Journal of Neuro-Oncology

, Volume 99, Issue 2, pp 227–236

Germinomas in the basal ganglia: magnetic resonance imaging classification and the prognosis

Authors

  • Ji Hoon Phi
    • Department of Neurosurgery, Seoul National University College of MedicineSeoul National University Hospital
  • Byung-Kyu Cho
    • Department of Neurosurgery, Seoul National University College of MedicineSeoul National University Hospital
  • Seung-Ki Kim
    • Department of Neurosurgery, Seoul National University College of MedicineSeoul National University Hospital
  • Jin Chul Paeng
    • Department of Nuclear MedicineSeoul National University College of Medicine, Seoul National University Hospital
  • In-One Kim
    • Department of Diagnostic Radiology, Seoul National University College of MedicineSeoul National University Hospital
  • Il Han Kim
    • Department of Radiation Oncology and Cancer Research InstituteSeoul National University College of Medicine, Seoul National University Hospital
  • Dong Gyu Kim
    • Department of Neurosurgery, Seoul National University College of MedicineSeoul National University Hospital
  • Hee-Won Jung
    • Department of Neurosurgery, Seoul National University College of MedicineSeoul National University Hospital
  • Jeong Eun Kim
    • Department of Neurosurgery, Seoul National University College of MedicineSeoul National University Hospital
    • Department of Neurosurgery, Seoul National University College of MedicineSeoul National University Hospital
Clinical Study - Patient Study

DOI: 10.1007/s11060-010-0119-7

Cite this article as:
Phi, J.H., Cho, B., Kim, S. et al. J Neurooncol (2010) 99: 227. doi:10.1007/s11060-010-0119-7

Abstract

Germinoma in the basal ganglia (BG) is notorious for its diagnostic difficulty. Clinical and radiological features of this disease are quite diverse, but have not been well characterized with respect to prognosis. We retrospectively reviewed the clinical course and treatment outcomes of 17 patients with a BG germinoma. The initial magnetic resonance imaging (MRI) features were classified. Clinical features and treatment outcomes were then analyzed with this classification scheme. A Type 1 lesion was defined as a subtle lesion with faint or no contrast enhancement (six patients). Type 2, 3, and 4 lesions were defined as contrast-enhancing lesions and were differentiated by the lesion size and the presence of subependymal seeding (11 patients). Type 1 lesions were distinct from the other lesions. Patients with a Type 1 lesion had a significantly longer time from the initial MRI to diagnosis than patients with Type 2, 3, and 4 lesions (P = 0.012). The actuarial progression-free survival and overall survival of patients 5 years after diagnosis were 66 and 77%, respectively. The presence of a Type 1 lesion (P = 0.004), a longer time delay in the diagnosis (P = 0.038), and radiation therapy without complete ventricular coverage (P = 0.010) were significantly associated with tumor progression. Profound motor deficits at diagnosis were associated with deterioration in motor function after tumor remission (P = 0.035). Early diagnosis of BG germinomas could affect the ability to control a tumor and neurological outcomes. In particular, high clinical suspicion and active diagnostic procedures are recommended. For optimal treatment, radiation fields should include entire ventricles even if there is no subependymal seeding.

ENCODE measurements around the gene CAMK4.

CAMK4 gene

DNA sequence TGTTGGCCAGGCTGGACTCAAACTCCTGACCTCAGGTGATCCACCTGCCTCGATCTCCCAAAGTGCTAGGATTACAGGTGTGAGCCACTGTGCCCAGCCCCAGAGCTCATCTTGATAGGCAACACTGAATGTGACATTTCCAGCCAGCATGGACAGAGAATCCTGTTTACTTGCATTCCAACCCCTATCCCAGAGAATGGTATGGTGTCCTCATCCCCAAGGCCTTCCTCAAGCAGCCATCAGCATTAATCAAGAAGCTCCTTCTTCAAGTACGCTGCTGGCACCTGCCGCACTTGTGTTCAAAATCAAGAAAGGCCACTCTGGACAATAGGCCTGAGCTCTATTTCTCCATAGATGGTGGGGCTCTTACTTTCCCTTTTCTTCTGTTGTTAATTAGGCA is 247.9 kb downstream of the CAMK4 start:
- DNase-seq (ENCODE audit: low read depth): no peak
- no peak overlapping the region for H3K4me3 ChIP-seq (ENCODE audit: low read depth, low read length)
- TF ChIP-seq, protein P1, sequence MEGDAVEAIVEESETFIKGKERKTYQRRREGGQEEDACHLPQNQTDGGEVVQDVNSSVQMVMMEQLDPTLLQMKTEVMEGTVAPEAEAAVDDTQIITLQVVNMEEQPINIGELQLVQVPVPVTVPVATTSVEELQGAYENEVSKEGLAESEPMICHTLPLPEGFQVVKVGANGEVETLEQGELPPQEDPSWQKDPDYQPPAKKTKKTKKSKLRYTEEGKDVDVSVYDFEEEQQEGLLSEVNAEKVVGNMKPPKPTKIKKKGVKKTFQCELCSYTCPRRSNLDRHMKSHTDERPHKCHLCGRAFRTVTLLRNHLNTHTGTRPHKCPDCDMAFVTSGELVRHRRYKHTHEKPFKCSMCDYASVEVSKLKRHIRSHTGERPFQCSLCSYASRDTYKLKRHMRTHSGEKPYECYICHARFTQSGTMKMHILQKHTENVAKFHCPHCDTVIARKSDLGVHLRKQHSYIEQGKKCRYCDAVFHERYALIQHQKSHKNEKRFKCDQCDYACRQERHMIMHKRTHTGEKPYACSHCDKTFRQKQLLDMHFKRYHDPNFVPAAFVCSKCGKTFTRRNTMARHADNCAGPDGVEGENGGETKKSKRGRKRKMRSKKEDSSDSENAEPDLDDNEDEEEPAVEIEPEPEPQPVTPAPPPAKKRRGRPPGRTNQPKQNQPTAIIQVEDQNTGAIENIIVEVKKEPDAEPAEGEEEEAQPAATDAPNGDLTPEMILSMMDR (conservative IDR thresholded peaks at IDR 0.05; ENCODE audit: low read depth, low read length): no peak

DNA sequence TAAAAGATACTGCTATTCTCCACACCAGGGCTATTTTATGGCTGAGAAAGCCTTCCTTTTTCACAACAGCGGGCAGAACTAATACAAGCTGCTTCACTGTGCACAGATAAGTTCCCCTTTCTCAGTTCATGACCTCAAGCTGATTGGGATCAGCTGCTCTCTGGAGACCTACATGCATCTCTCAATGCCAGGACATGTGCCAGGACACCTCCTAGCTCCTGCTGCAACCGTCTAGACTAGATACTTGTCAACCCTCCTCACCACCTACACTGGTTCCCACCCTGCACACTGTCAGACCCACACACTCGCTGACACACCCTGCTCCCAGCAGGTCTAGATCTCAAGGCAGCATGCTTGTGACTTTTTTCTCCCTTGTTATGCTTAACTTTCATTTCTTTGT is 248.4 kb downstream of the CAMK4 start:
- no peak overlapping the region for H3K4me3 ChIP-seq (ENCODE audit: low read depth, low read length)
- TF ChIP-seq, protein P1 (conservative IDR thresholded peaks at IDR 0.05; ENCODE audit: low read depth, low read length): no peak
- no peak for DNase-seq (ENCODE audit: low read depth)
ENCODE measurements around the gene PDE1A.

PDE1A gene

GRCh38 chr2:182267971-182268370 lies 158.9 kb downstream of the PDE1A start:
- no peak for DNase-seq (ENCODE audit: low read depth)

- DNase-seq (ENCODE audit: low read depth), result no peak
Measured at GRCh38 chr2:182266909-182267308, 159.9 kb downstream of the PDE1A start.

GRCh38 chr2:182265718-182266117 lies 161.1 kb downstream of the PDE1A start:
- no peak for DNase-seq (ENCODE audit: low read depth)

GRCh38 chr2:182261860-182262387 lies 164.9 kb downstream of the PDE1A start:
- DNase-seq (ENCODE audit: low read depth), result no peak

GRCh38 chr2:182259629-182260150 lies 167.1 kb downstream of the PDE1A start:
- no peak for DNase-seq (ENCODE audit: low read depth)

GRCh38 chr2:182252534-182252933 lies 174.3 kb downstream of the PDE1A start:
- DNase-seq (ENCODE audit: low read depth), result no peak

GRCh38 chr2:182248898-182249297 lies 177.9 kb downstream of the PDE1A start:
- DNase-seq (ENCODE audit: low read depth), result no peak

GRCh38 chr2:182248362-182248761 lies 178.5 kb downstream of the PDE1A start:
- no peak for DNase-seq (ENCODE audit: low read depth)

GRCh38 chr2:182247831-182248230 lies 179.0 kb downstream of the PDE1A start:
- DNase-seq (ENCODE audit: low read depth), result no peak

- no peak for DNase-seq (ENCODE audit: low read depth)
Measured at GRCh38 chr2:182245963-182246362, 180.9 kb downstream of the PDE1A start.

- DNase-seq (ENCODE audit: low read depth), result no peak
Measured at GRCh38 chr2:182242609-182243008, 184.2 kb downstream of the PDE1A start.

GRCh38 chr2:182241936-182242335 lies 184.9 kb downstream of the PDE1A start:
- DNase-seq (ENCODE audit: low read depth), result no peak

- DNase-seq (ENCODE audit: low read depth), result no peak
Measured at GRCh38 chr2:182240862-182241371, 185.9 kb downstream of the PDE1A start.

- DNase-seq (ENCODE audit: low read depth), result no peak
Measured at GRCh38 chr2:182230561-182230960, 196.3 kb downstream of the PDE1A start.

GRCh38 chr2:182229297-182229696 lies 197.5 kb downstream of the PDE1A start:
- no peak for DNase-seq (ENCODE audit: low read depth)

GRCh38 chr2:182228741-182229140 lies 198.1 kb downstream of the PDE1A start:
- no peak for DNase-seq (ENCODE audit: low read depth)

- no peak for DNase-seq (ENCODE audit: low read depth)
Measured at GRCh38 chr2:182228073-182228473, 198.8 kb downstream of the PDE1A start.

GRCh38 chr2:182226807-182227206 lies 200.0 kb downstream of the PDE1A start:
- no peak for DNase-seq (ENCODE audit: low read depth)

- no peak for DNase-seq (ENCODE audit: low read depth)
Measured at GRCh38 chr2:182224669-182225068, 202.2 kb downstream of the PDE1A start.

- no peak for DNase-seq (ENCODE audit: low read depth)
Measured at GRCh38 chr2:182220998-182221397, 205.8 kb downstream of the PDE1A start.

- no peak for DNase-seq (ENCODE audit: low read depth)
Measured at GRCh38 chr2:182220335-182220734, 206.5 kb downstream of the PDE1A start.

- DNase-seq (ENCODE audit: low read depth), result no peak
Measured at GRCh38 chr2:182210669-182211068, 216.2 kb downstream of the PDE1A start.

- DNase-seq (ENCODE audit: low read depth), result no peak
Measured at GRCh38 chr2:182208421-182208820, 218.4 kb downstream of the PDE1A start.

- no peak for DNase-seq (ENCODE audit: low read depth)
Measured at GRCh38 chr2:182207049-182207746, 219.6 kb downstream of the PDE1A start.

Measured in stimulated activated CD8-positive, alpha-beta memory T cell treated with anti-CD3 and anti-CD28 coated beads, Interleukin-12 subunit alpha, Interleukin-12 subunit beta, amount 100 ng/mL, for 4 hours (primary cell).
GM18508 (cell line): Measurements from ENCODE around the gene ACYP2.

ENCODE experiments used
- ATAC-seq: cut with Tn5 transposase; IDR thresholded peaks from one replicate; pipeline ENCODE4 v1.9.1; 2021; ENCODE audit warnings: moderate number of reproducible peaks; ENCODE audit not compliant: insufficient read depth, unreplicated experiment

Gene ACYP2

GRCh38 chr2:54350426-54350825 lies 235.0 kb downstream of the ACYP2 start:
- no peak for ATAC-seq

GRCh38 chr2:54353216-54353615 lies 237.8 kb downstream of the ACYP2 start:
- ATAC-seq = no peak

Keywords

Germinoma Basal ganglia Magnetic resonance imaging Prognosis Motor function

Copyright information

© Springer Science+Business Media, LLC. 2010